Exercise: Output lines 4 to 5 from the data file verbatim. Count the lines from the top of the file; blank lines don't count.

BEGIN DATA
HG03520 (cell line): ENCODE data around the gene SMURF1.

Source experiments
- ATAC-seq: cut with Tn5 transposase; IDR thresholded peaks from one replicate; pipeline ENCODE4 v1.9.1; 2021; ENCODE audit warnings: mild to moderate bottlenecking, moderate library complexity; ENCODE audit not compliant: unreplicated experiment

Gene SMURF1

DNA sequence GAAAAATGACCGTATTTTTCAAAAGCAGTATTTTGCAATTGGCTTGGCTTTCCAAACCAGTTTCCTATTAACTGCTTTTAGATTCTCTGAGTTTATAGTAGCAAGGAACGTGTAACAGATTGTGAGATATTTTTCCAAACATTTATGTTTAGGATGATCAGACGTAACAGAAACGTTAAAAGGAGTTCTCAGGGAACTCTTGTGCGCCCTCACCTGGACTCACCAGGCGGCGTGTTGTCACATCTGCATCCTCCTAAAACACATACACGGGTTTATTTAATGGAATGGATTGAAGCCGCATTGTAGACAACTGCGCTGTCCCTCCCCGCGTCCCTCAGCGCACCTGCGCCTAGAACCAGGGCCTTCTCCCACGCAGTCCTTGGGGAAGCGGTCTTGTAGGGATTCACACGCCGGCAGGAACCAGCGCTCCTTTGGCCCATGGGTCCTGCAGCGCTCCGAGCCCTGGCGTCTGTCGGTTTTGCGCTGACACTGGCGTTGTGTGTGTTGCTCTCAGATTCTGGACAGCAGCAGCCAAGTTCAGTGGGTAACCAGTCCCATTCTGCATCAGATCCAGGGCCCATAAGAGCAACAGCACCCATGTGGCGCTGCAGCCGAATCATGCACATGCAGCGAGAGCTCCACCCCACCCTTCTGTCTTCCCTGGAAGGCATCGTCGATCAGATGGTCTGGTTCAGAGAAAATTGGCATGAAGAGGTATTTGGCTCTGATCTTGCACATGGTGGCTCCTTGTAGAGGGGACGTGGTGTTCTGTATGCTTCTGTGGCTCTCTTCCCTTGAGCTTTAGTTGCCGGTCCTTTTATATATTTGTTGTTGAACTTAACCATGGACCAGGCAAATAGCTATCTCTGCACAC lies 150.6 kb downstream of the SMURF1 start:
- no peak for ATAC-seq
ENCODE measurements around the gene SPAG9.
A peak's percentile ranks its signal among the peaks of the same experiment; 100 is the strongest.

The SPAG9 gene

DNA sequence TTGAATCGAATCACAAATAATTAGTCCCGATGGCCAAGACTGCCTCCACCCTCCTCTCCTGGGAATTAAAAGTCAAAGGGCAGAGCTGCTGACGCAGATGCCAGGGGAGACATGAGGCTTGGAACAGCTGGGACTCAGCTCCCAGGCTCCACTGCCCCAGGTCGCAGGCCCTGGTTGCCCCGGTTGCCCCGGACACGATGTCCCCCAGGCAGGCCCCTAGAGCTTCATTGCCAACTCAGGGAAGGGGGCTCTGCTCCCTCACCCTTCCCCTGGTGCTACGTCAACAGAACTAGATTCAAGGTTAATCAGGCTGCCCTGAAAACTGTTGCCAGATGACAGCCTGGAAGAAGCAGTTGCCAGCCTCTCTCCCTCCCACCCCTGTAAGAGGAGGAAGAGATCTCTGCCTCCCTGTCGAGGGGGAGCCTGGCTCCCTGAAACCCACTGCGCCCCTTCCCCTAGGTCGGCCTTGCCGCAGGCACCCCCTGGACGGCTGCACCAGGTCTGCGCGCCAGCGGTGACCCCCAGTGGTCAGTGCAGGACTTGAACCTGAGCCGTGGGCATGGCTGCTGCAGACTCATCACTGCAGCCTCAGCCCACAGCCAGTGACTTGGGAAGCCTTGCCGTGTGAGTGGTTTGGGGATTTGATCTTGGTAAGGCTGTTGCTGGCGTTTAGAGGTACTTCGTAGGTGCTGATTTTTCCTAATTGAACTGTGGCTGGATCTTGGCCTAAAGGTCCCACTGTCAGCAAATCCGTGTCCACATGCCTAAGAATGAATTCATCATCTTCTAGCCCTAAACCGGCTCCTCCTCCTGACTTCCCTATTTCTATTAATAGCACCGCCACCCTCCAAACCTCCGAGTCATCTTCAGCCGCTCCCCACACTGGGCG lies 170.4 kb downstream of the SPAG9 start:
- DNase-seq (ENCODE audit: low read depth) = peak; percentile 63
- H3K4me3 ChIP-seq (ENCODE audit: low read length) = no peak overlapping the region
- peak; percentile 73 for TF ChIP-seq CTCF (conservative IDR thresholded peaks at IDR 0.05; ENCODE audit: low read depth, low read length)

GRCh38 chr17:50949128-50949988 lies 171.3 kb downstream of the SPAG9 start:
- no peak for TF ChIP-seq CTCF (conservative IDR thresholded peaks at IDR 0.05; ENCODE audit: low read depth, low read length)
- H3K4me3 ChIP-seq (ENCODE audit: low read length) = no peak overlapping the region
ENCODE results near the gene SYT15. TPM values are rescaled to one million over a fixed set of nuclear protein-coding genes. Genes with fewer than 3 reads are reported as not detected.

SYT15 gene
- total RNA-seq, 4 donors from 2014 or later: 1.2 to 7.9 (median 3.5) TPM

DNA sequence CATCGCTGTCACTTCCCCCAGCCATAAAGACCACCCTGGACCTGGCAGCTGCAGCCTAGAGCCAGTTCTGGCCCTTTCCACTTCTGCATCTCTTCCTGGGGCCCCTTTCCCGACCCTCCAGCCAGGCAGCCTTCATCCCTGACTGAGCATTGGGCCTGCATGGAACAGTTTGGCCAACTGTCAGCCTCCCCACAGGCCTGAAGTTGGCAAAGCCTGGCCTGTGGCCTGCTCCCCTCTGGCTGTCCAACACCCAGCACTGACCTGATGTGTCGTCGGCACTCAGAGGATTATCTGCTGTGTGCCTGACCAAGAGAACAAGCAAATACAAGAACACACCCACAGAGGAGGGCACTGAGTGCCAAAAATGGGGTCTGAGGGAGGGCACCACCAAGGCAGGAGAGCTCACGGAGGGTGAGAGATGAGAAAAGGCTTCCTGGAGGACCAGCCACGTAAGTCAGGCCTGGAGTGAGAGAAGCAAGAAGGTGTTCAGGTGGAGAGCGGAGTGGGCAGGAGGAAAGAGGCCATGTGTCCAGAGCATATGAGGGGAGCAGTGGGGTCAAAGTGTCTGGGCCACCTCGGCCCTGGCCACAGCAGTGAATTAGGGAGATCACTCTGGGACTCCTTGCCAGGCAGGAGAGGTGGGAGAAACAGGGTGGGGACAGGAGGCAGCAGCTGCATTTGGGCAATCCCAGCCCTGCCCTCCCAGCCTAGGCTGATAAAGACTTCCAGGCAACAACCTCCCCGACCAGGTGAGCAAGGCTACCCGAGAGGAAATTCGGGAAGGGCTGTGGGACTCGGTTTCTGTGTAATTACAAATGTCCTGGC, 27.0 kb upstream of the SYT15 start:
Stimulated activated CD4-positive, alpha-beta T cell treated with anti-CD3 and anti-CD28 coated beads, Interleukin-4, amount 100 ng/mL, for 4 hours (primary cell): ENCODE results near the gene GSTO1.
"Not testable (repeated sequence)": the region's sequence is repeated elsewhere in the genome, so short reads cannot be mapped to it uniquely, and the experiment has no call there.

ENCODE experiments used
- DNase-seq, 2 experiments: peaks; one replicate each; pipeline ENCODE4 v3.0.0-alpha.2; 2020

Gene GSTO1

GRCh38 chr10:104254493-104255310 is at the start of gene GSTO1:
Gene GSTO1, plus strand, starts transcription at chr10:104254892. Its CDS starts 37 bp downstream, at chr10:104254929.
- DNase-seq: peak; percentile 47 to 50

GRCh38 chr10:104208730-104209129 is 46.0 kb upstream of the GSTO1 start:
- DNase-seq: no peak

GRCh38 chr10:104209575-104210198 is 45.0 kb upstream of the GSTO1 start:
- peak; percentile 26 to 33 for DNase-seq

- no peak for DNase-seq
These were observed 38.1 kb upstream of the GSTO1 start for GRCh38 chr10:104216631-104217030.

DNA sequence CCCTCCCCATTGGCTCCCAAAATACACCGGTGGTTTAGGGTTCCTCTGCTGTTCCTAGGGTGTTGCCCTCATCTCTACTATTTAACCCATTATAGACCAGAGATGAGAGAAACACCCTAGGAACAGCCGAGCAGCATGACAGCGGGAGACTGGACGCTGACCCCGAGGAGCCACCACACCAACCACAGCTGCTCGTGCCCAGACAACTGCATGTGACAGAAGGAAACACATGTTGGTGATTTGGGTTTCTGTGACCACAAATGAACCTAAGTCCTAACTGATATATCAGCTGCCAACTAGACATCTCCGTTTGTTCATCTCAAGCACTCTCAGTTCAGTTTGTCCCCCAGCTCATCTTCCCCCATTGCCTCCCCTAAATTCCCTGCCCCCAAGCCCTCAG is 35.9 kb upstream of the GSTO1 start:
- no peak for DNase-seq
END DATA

Gene SMURF1

DNA sequence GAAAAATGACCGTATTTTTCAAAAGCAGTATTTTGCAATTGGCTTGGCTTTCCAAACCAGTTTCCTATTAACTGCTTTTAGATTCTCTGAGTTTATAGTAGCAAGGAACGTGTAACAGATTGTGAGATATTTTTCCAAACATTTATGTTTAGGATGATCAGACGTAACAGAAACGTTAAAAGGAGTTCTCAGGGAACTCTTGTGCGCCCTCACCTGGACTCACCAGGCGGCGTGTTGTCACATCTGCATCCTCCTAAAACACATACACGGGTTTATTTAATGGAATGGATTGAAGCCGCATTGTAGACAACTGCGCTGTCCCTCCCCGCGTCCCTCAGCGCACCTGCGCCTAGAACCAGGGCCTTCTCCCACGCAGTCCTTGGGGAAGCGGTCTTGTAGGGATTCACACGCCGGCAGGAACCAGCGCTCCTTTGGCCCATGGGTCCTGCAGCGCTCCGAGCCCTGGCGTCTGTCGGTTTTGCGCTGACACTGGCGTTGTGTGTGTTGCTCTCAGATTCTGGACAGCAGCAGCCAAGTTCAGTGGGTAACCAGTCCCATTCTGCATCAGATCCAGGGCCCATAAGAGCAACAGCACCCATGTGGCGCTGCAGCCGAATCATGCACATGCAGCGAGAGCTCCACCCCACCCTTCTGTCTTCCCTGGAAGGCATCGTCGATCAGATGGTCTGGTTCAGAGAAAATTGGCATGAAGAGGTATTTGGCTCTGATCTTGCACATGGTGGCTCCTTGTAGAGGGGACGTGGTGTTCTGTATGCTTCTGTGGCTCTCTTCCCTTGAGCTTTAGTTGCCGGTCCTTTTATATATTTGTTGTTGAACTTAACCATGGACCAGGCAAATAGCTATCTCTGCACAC lies 150.6 kb downstream of the SMURF1 start: